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Trinidad and Tobago calls for focus on Special Needs Children at UNESCO Caption: (L-R) President of the National Commission for UNESCO Minister of Education, Dr Tim Gopeesingh; Chair of the Trinidad and Tobago National Commission for UNESCO, Dr Kris Rampersad; Secretary General Ms Susan Shurland; and Permanent Delegate of Trinidad and Tobago to UNESCO, Ambassador John Sandy in a planning meeting at UNESCO General Assembly, Paris. (Photo Courtesy: Ministry of Education) November 16, 2013: President of the Trinidad and Tobago National Commission for UNESCO and the Honourable Minister of Education, Dr Tim Gopeesingh has requested that UNESCO engage the United Nation’s system to pay specific attention to children with special education needs. He was speaking at a meeting of CARICOM delegates with the UNESCO Director General, Mrs Irina Bokova at UNESCO Headquarters, Paris where he was attending the 37th UNESCO General Assembly last week. The meeting involved signing of a memorandum of agreement between UNESCO and CARICOM which included cooperation for promotion of inclusive quality education and effective learning programmes and strengthening of health education; sustainable development of Small Island Developing States; mitigation of natural hazards; heritage preservation, education and strengthening institutional capacities; and for promotion of freedom of expression as a basic human right. CARICOM Secretary General, Mr Irwin La Rocque signed on behalf of CARICOM. Stating that it is estimated that some 30 percent of the world’s school children have special needs in the areas of dyslexia, autism, ADHD, Down Syndrome, behavioural and psychological abnormalities and neurological diseases, Dr Gopeesingh noted that educators needed to be alert from early childhood care and education (ECCE) levels, but for the most parts, special needs children are not catered to and “fall out” of the education system. In response, Mrs Bokova stated that the significant numbers cited by Dr Gopeesingh certainly warranted that UNESCO re-examine its programmes and actions to integrate engagement of such special needs children. Dr Gopeesingh brought greetings on behalf of the Chair of CARICOM, the Honourable Prime Minister of Trinidad and Tobago, Mrs Kamla Persad-Bissessar. He announced that Mrs Persad-Bissessar would be promoting development of regional policy to address special needs children and hoped UNESCO can also facilitate this focus throughout the UN system. He expressed gratitude to UNESCO for its support to the region in the drive of Education for Sustainable Development that is helping to “not just widen but also deepen our impact”. He drew attention to the Leading for Literacy project launched by Trinidad and Tobago’s National Commission for UNESCO this year which is an offspring of the UNESCO Director General’s 10,000 Principals’ Leadership Programme, with support from the UNESCO Participatory Programme and public-private-NGO sector partnerships. It is a pilot to train principals and teachers in Leading for Literacy in primary schools. “Already we are seeing tangible results from this as part of a Decade for Literacy focus by our National Commission which also foresees extending this drive to our Caribbean counterparts,” he said. He explained that he hopes to see a similar focus in Leading For Numeracy soon, in the thrust towards “not just quantitative but also qualitative education’, and expansion of the school curriculum to include moral values, ethics, citizenry, character development, physical education, visual and performing arts.” Dr Gopeesingh also identified successes and other areas in which support was needed in the region as: Early Childhood Care and Education; IT and ICTs, technical and vocational education, Universal ECCE, and teacher training and development. Dr Gopeesingh led Trinidad and Tobago’s delegation to the General Assembly which included Permanent Delegate of Trinidad and Tobago to UNESCO, Ambassador John Sandy; Chair of the Trinidad and Tobago National Commission for UNESCO, Dr Kris Rampersad and Secretary General Ms Susan Shurland. At the General Assembly, Trinidad and Tobago was voted on to the Executive Board of UNESCO receiving with the highest number of votes cast for the six newly-admitted representatives from the Latin American and Caribbean region.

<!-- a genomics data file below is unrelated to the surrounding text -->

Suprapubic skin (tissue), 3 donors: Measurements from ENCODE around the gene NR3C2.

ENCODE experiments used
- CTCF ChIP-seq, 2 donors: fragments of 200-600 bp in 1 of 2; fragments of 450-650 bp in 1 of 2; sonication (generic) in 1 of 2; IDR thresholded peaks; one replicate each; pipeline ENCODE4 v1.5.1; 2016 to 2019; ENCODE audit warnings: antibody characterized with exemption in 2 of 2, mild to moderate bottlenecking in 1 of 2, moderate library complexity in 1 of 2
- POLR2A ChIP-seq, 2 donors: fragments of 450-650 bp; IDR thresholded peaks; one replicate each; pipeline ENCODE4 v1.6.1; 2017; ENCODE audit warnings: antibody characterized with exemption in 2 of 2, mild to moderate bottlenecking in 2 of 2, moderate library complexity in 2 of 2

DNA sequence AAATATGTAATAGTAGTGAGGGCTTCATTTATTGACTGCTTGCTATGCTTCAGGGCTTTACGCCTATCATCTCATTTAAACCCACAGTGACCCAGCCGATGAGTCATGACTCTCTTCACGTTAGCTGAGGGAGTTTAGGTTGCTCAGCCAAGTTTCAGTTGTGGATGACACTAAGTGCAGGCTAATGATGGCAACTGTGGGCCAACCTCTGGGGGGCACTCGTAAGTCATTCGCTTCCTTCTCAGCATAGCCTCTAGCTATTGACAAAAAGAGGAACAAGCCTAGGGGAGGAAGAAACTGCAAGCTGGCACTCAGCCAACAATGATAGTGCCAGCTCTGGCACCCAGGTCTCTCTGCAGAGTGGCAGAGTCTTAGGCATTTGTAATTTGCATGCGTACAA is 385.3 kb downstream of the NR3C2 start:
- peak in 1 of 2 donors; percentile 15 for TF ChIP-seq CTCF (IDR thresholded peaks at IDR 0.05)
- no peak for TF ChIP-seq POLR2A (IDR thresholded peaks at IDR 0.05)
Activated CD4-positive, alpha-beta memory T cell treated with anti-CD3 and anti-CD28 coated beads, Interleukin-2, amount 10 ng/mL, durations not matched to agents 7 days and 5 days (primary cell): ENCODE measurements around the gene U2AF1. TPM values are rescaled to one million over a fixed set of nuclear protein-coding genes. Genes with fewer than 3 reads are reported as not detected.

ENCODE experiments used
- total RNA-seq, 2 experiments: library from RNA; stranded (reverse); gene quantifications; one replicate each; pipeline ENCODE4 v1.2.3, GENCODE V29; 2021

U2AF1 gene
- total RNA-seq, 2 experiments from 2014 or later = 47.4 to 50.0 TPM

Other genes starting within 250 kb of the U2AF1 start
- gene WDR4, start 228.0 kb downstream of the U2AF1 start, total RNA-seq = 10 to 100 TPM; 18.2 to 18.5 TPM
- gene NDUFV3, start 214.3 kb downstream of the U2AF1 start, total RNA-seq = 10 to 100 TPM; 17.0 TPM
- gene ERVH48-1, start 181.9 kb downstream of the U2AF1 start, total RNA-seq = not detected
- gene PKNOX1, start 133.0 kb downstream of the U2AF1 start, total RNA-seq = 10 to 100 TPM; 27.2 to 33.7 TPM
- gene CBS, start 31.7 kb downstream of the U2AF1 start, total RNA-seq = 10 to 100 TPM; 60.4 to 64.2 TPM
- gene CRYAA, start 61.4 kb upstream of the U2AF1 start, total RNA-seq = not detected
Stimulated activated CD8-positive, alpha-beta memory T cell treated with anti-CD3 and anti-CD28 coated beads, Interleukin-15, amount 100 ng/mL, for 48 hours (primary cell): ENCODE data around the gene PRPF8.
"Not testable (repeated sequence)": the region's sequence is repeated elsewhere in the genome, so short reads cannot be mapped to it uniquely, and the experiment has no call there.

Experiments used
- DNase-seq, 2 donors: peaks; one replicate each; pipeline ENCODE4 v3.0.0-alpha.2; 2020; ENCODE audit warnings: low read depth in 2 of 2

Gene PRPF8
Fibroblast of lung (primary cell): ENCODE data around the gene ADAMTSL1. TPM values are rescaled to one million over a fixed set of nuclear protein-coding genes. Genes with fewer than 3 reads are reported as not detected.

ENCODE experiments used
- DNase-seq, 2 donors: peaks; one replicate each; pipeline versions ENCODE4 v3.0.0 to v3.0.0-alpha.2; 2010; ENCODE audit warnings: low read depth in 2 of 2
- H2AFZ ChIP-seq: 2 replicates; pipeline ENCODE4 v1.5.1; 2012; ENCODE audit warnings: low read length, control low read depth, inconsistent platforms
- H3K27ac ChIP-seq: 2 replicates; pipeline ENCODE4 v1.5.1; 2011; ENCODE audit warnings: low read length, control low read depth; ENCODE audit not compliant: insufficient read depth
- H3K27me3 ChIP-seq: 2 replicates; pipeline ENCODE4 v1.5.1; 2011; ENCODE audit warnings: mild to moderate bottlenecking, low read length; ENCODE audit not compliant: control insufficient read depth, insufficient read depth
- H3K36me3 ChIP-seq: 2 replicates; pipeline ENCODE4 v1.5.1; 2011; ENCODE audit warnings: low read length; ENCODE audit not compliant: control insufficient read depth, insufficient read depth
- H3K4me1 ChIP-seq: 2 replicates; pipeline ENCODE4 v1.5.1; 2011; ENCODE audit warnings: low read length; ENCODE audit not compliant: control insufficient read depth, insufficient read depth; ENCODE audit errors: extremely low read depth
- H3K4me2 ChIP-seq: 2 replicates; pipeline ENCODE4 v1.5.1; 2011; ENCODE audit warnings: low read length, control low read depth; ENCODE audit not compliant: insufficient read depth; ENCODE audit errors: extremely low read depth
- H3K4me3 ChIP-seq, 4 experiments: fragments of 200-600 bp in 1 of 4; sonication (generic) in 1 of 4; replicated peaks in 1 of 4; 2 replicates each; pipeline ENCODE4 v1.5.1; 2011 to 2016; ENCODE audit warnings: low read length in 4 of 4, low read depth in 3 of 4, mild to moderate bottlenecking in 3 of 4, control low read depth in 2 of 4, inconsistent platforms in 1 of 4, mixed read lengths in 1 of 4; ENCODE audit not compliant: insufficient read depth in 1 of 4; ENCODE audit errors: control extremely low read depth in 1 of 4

Trinidad and Tobago asks UNESCO to help with ageing population 

Minister of Education Dr Tim Gopeesingh has asked UNESCO to assist Trinidad and Tobago in dealing with the challenge of its ageing population. Addressing the 37th session of the General Conference of UNESCO on Thursday in Paris, France, Gopeesingh, who is also seeking membership on UNESCO’s executive board for the next four years, told newly-installed UNESCO president Hao Ping, “While there continues to be focused emphasis on youth development, we also propose that UNESCO take a closer look at the challenges our countries face in relation to ageing populations and the need to integrate elderly citizens and help them adjust to this technologically-driven age, while mobilising and utilising their knowledge and skills to inform the next generations. “We propose that as a member of the executive board, Trinidad and Tobago can lead this as a global UNESCO effort at inclusion of all citizens and to bridge the gap, and so we look forward to your supporting our membership bid.” Gopeesingh also outlined T&T’s efforts to maintain UNESCO’s Education for Sustainable Development drive which, he said, ensured active educational intervention to students with special needs in the areas of dyslexia, autism, ADHD, Down’s Syndrome, behavioural and psychological abnormalities and neurological diseases, with an inclusion focus. “The director general will be pleased to know that, as an offspring of her 10,000 Principals Leadership Programme, we launched this year with resources from my Government, the private sector and from UNESCO’s PP, a pilot to train principals and teachers in Leading for Literacy in primary schools,” he added. Gopeesingh led a four-member delegation, including Ambassador John Sandy, Permanent Representative to the United Nations in Geneva; Dr Kris Rampersad, chair of the National Commission for UNESCO; and Susan Shurland, secretary general. The conference was expected to shape the organisation’s strategy and direction for the next eight years. UNESCO is in the midst of a major reform, aimed at making UNESCO more relevant, more effective and more responsive to global challenges to peace and development.